You can read all you like about history, but there’s nothing quite like being able to see it, whether it’s a major historical event or just a snapshot of everyday life. Until someone invents a time machine, these rare photographs are as close as you can get to going back in time.
20. Building the Golden Gate
The Golden Gate Bridge reached its halfway point in 1935, when this photograph was taken. It’s hard to overstate the bravery of the construction workers, operating with minimal safety equipment above the treacherous icy waters of the Golden Gate strait. One safety precaution that was in place though was a movable net placed below the workers to save them from dropping into the water if they slipped, and this saved 19 workers’ lives – they named themselves members of the “Halfway to Hell” club. When the bridge was finally finished, it was the longest suspension bridge in the world, and it has only been superseded by the Verrazano Narrows Bridge (built in 1964).
19. Dorothy Counts
Dorothy was the first black girl to be admitted to a segregated all-white school anywhere in the USA. Here we can see a gang of white male bullies teasing and taunting her at the school, Harry Harding High School, in Charlotte in 1957.
18. Construction of the Eiffel Tower
It’s hard to believe nowadays, but many Parisians were opposed to the building of the Eiffel Tower and wanted it dismantled straight after the 1889 World’s Fair for which it was built. The tower was built between July 1887 and April 1889. This picture shows it in 1888 when the first floor had just been completed.
17. Lunchtime in Construction
In this famous photograph, construction workers take a break for lunch nearly a thousand feet above ground level while working on what was initially called the RCA building (now the Comcast building) at 30 Rockefeller Plaza, New York City. This picture was taken in 1932 by Charles C Ebbets when the building was almost complete; these men are on the 69th floor of 70.
16. New York Subway
The New York subway system isn’t as old as some people might think, opening to passengers in 1904, on October 27 at 2:35 PM, to be precise. The mayor of the city, George McClellan, rode with selected passengers through a system that at the time only had 28 stations and 9.1 miles of track. Nowadays the subway is the world’s largest mass transit system, and the fares have changed a bit too – instead of today’s $2.75, back then it was just five cents a ride.
15. Hanging Out For Some Fresh AIr
The influential pediatrician Dr. Luther Emmett started quite a trend in 1884 when, in his book The Care and Feeding of Children, he recommended that every baby should be “aired” in order to “renew and purify the blood.” To save mothers the trouble of having to go all the way downstairs in their apartment blocks to “air” their babies, these baby cages were created in 1922 – whether the health benefits outweighed the lifelong trauma some of these children must’ve suffered may be arguable!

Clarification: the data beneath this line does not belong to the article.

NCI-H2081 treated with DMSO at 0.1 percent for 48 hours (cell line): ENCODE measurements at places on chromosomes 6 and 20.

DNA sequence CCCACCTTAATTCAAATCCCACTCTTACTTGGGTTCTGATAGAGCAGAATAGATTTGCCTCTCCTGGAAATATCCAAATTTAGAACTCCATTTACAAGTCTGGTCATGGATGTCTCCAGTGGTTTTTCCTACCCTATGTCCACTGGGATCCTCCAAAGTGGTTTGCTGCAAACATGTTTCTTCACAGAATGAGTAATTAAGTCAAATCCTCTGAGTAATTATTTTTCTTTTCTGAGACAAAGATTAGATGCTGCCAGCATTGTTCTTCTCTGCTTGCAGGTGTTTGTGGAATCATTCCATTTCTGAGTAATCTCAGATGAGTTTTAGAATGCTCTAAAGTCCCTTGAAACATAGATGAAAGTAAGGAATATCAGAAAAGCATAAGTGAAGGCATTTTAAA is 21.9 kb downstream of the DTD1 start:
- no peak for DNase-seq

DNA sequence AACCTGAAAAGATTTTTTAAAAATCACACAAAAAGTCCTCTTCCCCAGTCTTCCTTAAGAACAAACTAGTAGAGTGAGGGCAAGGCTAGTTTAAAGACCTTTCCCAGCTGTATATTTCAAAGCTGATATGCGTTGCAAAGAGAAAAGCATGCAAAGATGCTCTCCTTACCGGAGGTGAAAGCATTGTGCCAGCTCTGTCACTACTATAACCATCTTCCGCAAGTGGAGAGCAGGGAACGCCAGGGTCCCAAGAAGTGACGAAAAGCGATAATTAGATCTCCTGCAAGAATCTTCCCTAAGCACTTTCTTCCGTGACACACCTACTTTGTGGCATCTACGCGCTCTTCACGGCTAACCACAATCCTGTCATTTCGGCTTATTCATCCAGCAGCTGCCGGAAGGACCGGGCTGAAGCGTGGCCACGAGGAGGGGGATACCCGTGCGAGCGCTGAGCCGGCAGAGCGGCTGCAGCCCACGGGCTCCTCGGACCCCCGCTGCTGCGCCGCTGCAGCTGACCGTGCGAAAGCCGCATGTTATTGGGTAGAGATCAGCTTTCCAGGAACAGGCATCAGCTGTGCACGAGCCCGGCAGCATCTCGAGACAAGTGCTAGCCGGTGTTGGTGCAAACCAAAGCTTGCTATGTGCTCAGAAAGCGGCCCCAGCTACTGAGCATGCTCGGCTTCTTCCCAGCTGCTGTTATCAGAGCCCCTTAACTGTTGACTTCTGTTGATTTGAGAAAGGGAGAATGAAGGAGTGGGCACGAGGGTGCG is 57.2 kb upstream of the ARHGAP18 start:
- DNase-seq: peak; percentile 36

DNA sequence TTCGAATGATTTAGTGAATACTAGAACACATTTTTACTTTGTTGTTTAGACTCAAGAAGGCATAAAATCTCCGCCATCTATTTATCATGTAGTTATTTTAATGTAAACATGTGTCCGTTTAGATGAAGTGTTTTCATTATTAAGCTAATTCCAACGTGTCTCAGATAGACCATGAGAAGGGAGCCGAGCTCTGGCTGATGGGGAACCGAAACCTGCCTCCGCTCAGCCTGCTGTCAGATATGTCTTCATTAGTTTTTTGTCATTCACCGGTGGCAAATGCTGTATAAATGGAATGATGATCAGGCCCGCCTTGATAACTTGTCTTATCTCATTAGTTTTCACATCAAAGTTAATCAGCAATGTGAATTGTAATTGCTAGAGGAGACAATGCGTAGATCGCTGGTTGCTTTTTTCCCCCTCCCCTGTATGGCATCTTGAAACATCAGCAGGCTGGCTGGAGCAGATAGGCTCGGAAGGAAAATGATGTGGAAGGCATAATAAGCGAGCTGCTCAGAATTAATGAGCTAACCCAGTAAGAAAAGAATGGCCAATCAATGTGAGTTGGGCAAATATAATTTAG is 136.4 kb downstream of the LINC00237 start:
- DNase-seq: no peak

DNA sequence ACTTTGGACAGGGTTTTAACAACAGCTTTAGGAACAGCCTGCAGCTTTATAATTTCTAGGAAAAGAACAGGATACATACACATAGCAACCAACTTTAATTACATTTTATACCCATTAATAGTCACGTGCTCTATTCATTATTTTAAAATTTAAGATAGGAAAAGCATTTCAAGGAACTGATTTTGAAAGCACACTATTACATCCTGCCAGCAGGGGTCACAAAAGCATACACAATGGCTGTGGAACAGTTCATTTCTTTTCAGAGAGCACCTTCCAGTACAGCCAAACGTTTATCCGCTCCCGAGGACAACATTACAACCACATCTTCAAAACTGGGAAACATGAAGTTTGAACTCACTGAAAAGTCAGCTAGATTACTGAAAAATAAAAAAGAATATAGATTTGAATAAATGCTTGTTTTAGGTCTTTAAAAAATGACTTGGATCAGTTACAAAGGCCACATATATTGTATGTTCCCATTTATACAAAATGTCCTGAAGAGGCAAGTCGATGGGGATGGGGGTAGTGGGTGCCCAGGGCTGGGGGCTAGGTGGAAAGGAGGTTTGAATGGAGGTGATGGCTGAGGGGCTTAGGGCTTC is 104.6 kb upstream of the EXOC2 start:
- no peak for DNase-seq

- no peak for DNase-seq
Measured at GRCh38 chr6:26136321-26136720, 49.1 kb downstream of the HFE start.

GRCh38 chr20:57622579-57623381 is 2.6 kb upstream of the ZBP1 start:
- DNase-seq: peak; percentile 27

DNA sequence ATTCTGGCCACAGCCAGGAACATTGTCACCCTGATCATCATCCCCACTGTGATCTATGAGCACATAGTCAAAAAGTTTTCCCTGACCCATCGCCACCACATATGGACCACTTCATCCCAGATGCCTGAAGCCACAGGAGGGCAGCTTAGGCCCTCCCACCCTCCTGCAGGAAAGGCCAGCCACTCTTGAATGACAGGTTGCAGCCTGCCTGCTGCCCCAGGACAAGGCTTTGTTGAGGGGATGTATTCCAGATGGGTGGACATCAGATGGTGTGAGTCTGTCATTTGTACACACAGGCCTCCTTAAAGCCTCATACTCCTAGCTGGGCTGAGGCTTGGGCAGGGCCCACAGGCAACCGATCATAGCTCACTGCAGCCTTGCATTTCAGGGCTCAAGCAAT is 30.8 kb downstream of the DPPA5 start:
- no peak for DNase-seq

14. Frank Sinatra
Ol’ Blue Eyes himself disembarking a helicopter in 1964 with, as usual, a drink in his hand. Most doctors agree that Sinatra was what we now call a functional alcoholic, drinking a bottle of whiskey most days. He had some discipline though, because when he was preparing to record an album he would lay off the booze and cigarettes for weeks to make sure his voice was in the best condition – but he would go straight back on them as soon as it was finished.
13. Original Planning Model for Mount Rushmore
This mockup was made in 1941 to show what the now world-famous sculpture on Mount Rushmore would look like. The sculptor Gutzon Borglum, assisted by his son Lincoln, worked on the project in the Black Hills at Keystone, South Dakota, between 1927 and 1941. The work was continuously running into financial difficulty, and it’s amazing to think that the vast majority of the detail was created not with chisels but with dynamite blasting. The sculptor chose presidents Washington, Jefferson, Roosevelt (Theodore) and Lincoln, respectively representing America’s birth, expansion, development, and preservation. The sculpture sits in a memorial park covering 1200 acres and is nearly 6000 feet above sea level.
12. John F. Kennedy
Here we see John F. Kennedy in a lighthearted moment, playing with his daughter Caroline, who has a Halloween mask of the president’s face. Just over a year later, on November 22, 1963, the President was assassinated in Dallas, Texas. He had made the trip to sort out arguments within the local Democratic Party, but as he drove through Dallas in an open-top car, waving to his fans, he was shot in the back of the head and died almost instantly. He was the last of the four US presidents who have been assassinated to date.
11. Whiteout in New York